Practice sun-safe habits this summer
NEW YORK - As summer unofficially begins, The Skin Cancer Foundation is reminding consumers to stay sun-safe all through the summer. The Foundation recommends the following skin cancer prevention strategies, particularly relevant during the summer season:
• Seek the shade, especially between 10 a.m. and 4 p.m.
• Do not burn.
• Avoid tanning and UV tanning booths.
• Cover up with clothing, including a broad-brimmed hat and UV-blocking sunglasses.
• Use a broad spectrum (UVA/ UVB) sunscreen with an SPF of 15 or higher every day. For extended outdoor activity, use a waterresistant, broad spectrum (UVA/ UVB) sunscreen with an SPF of 30 or higher.
• Apply 1 ounce ( 2 tablespoons) of sunscreen to your entire body 30 minutes before going outside. Reapply every two hours or immediately after swimming or excessive sweating.
• Keep newborns out of the sun. Sunscreens should be used on babies over the age of six months.
• Examine your skin head-totoe every month.
• See your doctor every year for a professional skin exam.
Seek the Seal
When sunscreen shopping, look for The Skin Cancer Foundation’s Seal of Recommendation, which is awarded to sun protection products that meet our stringent criteria for safety and effectiveness. The Seal program was updated in 2011 to include ultraviolet A (UVA) protection requirements for sunscreens. Additionally, sunscreens are now categorized for “Daily Use” (products that protect from incidental sun exposure that occurs over short periods of time) and “Active” (products designed to protect consumers from extended sun exposure and during recreational activities such as outdoor sports). All companies with products displaying the Seal must incorporate the new requirements by May 2012. Until then, products may display either one of the new Seals or the traditional Seal.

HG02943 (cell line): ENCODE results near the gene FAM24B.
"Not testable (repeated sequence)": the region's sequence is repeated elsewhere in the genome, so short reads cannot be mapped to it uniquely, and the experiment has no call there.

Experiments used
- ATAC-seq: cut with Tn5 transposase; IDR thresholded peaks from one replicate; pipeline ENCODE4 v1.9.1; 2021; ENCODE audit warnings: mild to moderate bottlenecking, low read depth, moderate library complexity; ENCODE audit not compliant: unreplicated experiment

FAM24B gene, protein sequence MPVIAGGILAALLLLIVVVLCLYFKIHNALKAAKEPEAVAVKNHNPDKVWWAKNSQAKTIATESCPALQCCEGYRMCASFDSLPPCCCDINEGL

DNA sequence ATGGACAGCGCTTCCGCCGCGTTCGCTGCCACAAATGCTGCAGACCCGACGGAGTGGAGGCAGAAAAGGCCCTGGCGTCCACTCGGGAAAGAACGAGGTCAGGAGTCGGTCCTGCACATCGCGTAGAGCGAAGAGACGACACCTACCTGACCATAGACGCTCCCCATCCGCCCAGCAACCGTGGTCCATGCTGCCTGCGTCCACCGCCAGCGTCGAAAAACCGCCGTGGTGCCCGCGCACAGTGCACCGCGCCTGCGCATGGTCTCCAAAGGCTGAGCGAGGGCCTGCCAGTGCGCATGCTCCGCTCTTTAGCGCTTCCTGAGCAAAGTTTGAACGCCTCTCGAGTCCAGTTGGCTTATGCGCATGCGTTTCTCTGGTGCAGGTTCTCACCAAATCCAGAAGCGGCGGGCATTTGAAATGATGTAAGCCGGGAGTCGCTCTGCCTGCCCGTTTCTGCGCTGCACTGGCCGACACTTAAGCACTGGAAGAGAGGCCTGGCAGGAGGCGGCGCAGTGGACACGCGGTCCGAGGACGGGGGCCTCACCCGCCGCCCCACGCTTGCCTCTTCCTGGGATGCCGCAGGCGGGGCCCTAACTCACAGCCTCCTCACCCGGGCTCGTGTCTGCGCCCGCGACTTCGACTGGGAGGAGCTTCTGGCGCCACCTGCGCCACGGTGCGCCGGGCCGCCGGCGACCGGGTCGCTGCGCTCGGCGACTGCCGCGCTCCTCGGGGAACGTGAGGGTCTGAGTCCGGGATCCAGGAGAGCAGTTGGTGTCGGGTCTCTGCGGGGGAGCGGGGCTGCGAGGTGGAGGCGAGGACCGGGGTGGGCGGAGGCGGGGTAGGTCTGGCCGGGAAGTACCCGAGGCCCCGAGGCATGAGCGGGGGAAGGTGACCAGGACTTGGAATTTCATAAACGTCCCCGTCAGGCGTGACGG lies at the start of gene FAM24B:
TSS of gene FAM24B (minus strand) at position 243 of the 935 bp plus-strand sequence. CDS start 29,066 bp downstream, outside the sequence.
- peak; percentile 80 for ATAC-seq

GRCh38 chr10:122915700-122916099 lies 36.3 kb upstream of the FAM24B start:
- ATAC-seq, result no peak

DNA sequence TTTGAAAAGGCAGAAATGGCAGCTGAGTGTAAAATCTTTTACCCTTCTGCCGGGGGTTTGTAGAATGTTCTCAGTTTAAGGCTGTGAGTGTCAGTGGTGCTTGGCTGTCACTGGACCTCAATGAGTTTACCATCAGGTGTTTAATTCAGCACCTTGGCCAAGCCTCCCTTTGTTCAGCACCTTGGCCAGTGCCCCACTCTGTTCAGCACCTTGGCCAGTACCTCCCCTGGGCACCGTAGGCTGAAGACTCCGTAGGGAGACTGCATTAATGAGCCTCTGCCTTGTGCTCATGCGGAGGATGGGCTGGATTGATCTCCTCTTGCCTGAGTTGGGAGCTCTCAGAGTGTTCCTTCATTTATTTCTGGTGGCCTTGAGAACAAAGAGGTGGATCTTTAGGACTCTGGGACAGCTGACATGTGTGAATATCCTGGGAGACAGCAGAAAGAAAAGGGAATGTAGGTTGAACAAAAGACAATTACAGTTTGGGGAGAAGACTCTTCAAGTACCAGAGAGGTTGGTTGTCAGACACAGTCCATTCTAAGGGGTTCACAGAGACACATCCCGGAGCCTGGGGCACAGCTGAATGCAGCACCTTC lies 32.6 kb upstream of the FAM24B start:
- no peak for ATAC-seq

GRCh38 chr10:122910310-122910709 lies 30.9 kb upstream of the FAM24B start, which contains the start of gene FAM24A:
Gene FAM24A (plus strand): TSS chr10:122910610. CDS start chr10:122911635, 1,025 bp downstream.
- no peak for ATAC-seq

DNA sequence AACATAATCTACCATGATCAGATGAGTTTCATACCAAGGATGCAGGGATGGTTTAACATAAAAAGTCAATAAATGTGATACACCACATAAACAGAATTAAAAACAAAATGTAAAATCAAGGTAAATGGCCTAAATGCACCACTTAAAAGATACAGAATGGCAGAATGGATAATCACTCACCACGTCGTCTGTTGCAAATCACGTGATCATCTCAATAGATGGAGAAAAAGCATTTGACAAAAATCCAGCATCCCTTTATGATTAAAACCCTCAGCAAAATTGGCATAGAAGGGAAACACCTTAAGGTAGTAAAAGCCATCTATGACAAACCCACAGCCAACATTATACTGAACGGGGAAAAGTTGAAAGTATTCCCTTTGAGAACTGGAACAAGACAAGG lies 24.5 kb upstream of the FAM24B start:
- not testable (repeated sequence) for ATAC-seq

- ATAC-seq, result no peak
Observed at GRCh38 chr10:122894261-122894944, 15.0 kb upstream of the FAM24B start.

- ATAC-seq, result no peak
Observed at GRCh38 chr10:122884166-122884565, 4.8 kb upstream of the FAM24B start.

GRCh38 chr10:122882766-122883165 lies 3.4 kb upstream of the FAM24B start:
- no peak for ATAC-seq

Before awarding our Seal to a product, the Foundation’s volunteer
Photobiology Committee - dermatologists with specialized knowledge of how the sun affects skin - review the results of stringent photoprotection tests (all done on human subjects), which are submitted by all manufacturers applying for the Seal of Recommendation. The program also includes sun protection products such as hats, sunglasses, clothing, umbrellas and awnings, UV window film, UV laundry additives, and sunroof materials. More than 800 products now carry the Seal of Recommendation. For more information, visit www.SkinCancer.org.